Some people who drink alcohol or take opiates combine the drugs to enhance the high from opiates, to relax even more or because their inhibitions are so low they overlook the consequences of abusing other drugs. Regardless of the reasons for combining opiates and alcohol, the effects of doing so can cause serious and permanent damage. Seek help to get and stay clean from these two substances.

Types and Side Effects of Opiates

Opiates are painkillers that have legal and illegal forms. Many doctors prescribe the following opiates to treat pain:

  • Opium: Healthcare professionals often prescribed this drug before the 20th century
  • Morphine: This opiate is the primary drug for people in hospitals with severe pain
  • Codeine: This drug is similar to morphine, but milder
  • Heroin: This opiate is illegal in the US as a Schedule I drug under the Controlled Substances Act, which means it is extremely dangerous
  • Methadone: Healthcare professionals prescribe methadone to address opiate withdrawal symptoms, because it is slow-acting and can satisfy cravings

Opiates can cause the following side effects:

  • Decreased heart rate and blood pressure
  • Digestive problems, such as constipation, nausea and vomiting
  • Euphoria
  • Extreme drowsiness
  • Lower body temperature
  • Respiratory failure

These drugs are extremely powerful on their own, and much more so when combined with alcohol.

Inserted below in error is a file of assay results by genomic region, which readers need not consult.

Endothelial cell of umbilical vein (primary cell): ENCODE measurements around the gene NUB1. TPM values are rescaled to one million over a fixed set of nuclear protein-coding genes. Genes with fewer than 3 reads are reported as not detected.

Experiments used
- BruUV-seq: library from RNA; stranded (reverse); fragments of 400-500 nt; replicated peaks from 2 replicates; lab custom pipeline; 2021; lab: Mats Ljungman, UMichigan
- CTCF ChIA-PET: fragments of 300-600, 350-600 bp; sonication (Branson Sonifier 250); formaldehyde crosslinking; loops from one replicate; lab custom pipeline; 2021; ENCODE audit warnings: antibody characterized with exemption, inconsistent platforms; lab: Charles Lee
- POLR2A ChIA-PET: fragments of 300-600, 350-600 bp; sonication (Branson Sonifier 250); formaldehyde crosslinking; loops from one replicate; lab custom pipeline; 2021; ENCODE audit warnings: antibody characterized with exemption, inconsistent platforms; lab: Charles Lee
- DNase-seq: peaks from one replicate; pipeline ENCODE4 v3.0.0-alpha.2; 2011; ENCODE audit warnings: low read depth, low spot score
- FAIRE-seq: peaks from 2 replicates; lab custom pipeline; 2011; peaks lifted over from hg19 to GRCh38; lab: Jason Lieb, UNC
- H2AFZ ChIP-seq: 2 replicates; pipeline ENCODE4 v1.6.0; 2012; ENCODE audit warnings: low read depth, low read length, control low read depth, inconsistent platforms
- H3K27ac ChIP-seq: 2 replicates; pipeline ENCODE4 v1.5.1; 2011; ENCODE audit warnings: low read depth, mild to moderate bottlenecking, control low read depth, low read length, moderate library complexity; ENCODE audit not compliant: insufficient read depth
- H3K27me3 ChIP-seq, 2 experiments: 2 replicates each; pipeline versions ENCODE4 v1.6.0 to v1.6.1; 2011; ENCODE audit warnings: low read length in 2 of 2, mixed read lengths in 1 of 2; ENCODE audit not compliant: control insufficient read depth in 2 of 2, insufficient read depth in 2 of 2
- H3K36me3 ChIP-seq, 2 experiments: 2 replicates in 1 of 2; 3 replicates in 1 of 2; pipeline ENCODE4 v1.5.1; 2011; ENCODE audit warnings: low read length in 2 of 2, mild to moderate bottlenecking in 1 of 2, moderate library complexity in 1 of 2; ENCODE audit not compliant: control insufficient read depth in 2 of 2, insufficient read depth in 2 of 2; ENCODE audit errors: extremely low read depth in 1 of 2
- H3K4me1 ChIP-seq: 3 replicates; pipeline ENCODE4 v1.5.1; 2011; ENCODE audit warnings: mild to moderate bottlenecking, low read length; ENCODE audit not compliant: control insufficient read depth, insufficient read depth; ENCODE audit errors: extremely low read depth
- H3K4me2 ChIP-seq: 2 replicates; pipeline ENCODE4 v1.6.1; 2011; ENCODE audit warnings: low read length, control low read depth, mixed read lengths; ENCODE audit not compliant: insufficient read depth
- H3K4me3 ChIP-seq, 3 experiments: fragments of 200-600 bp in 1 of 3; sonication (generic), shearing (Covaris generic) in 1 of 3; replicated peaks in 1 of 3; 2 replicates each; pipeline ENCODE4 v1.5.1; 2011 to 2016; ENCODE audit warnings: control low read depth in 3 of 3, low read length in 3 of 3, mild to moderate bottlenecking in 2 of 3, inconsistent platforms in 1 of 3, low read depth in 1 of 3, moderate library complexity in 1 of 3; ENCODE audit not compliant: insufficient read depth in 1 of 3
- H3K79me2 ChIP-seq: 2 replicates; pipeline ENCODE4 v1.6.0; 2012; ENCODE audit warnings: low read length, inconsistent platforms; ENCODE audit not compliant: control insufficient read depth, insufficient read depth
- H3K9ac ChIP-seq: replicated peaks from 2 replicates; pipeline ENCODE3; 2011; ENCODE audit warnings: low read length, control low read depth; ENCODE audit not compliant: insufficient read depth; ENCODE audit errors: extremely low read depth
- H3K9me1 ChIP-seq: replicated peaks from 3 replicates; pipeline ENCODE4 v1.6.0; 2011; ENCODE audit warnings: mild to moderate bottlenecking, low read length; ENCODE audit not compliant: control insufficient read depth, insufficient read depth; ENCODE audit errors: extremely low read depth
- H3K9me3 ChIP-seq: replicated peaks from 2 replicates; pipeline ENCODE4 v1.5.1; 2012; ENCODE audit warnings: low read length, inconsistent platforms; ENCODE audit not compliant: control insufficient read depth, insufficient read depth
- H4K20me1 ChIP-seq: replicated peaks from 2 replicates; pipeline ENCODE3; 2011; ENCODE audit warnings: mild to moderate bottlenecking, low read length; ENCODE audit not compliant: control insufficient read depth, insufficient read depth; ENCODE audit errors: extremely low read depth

Side Effects of Alcohol

Alcohol is a depressant that slows down the body, but it can also lead to the following side effects:

  • Blackouts
  • Drowsiness
  • Digestive problems, such as diarrhea, nausea and vomiting
  • Headaches
  • Decreased coordination
  • Loss of consciousness

Seek professional help if you abuse either of these drugs, but especially so if you abuse them at the same time.

Effects of Combining Opiates and Alcohol

These two substances can each damage the body, but exponentially so when combined. As a report from the National Criminal Justice Reference Service explains, opiates both intensify the sedative effects of alcohol while making unconsciousness and respiratory failure more likely. This report also explains that mixing the two substances significantly increases a person’s likelihood of overdose.

A 2010 report from the Substance Abuse and Mental Health Services Administration found that nearly 19,000 people who entered alcohol rehab also abused opiates. This report further states that nearly 28,000 people in opiate rehab also abused alcohol. These numbers suggest that a significant portion of the US population struggles with opiate and alcohol abuse.

Treating Opiate and Alcohol Abuse

Seek professional help to recover from opiate and alcohol abuse, because the withdrawal symptoms from detox can be severe and life-threatening. Dr. Adi Jaffe explains that alcohol withdrawal symptoms can cause fever, nausea, diarrhea and delirium tremens, while opiate withdrawals can similarly cause serious side effects. In other words, you can die if you detox from these substances without professional help.

Find Treatment for Opiate and Alcohol Abuse

Abusing either opiates or alcohol is dangerous, but using these two substances together is even more risky. If you or someone you care about combines these drugs, then call our toll-free helpline right now to discuss treatment options for your unique needs. Our admissions coordinators are available 24 hours a day to help you find a treatment center that is right for you, so reach out for help right now to get and stay clean.